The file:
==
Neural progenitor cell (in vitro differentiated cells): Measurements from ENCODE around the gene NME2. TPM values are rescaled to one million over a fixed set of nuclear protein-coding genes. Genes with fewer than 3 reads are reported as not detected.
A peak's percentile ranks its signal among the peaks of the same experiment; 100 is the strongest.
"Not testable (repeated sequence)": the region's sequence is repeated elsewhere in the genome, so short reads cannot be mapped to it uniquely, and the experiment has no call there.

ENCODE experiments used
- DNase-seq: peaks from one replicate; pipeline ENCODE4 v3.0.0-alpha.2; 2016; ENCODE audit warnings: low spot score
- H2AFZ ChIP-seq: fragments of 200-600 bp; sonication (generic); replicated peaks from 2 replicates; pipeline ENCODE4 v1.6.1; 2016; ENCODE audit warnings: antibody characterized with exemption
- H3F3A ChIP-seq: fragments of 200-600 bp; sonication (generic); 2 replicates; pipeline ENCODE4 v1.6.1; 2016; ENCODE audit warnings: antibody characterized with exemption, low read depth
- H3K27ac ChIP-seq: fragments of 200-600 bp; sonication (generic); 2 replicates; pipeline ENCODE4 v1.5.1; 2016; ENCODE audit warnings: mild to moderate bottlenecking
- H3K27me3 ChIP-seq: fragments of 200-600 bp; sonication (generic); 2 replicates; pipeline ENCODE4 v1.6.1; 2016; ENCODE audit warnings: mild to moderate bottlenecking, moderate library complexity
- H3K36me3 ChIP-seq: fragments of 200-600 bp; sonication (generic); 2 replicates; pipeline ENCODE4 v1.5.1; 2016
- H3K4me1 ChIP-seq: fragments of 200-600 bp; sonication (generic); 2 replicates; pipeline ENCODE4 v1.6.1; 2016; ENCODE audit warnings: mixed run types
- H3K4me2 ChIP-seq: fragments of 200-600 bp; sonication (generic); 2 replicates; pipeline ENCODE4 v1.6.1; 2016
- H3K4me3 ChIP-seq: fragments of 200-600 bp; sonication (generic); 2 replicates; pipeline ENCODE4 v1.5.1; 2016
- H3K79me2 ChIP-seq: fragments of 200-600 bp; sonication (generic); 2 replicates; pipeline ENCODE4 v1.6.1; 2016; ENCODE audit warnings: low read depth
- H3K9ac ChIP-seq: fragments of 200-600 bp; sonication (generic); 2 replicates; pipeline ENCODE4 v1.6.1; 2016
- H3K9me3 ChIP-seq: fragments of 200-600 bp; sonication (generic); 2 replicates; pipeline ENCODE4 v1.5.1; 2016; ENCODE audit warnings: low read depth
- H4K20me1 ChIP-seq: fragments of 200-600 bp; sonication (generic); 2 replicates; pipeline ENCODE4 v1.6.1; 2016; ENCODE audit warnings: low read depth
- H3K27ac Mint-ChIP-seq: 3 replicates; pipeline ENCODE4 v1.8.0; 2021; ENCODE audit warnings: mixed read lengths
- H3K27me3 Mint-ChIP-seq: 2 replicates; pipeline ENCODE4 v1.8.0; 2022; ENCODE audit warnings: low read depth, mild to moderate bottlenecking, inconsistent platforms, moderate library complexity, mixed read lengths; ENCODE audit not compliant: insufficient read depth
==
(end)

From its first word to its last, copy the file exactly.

Neural progenitor cell (in vitro differentiated cells): Measurements from ENCODE around the gene NME2. TPM values are rescaled to one million over a fixed set of nuclear protein-coding genes. Genes with fewer than 3 reads are reported as not detected.
A peak's percentile ranks its signal among the peaks of the same experiment; 100 is the strongest.
"Not testable (repeated sequence)": the region's sequence is repeated elsewhere in the genome, so short reads cannot be mapped to it uniquely, and the experiment has no call there.

ENCODE experiments used
- DNase-seq: peaks from one replicate; pipeline ENCODE4 v3.0.0-alpha.2; 2016; ENCODE audit warnings: low spot score
- H2AFZ ChIP-seq: fragments of 200-600 bp; sonication (generic); replicated peaks from 2 replicates; pipeline ENCODE4 v1.6.1; 2016; ENCODE audit warnings: antibody characterized with exemption
- H3F3A ChIP-seq: fragments of 200-600 bp; sonication (generic); 2 replicates; pipeline ENCODE4 v1.6.1; 2016; ENCODE audit warnings: antibody characterized with exemption, low read depth
- H3K27ac ChIP-seq: fragments of 200-600 bp; sonication (generic); 2 replicates; pipeline ENCODE4 v1.5.1; 2016; ENCODE audit warnings: mild to moderate bottlenecking
- H3K27me3 ChIP-seq: fragments of 200-600 bp; sonication (generic); 2 replicates; pipeline ENCODE4 v1.6.1; 2016; ENCODE audit warnings: mild to moderate bottlenecking, moderate library complexity
- H3K36me3 ChIP-seq: fragments of 200-600 bp; sonication (generic); 2 replicates; pipeline ENCODE4 v1.5.1; 2016
- H3K4me1 ChIP-seq: fragments of 200-600 bp; sonication (generic); 2 replicates; pipeline ENCODE4 v1.6.1; 2016; ENCODE audit warnings: mixed run types
- H3K4me2 ChIP-seq: fragments of 200-600 bp; sonication (generic); 2 replicates; pipeline ENCODE4 v1.6.1; 2016
- H3K4me3 ChIP-seq: fragments of 200-600 bp; sonication (generic); 2 replicates; pipeline ENCODE4 v1.5.1; 2016
- H3K79me2 ChIP-seq: fragments of 200-600 bp; sonication (generic); 2 replicates; pipeline ENCODE4 v1.6.1; 2016; ENCODE audit warnings: low read depth
- H3K9ac ChIP-seq: fragments of 200-600 bp; sonication (generic); 2 replicates; pipeline ENCODE4 v1.6.1; 2016
- H3K9me3 ChIP-seq: fragments of 200-600 bp; sonication (generic); 2 replicates; pipeline ENCODE4 v1.5.1; 2016; ENCODE audit warnings: low read depth
- H4K20me1 ChIP-seq: fragments of 200-600 bp; sonication (generic); 2 replicates; pipeline ENCODE4 v1.6.1; 2016; ENCODE audit warnings: low read depth
- H3K27ac Mint-ChIP-seq: 3 replicates; pipeline ENCODE4 v1.8.0; 2021; ENCODE audit warnings: mixed read lengths
- H3K27me3 Mint-ChIP-seq: 2 replicates; pipeline ENCODE4 v1.8.0; 2022; ENCODE audit warnings: low read depth, mild to moderate bottlenecking, inconsistent platforms, moderate library complexity, mixed read lengths; ENCODE audit not compliant: insufficient read depth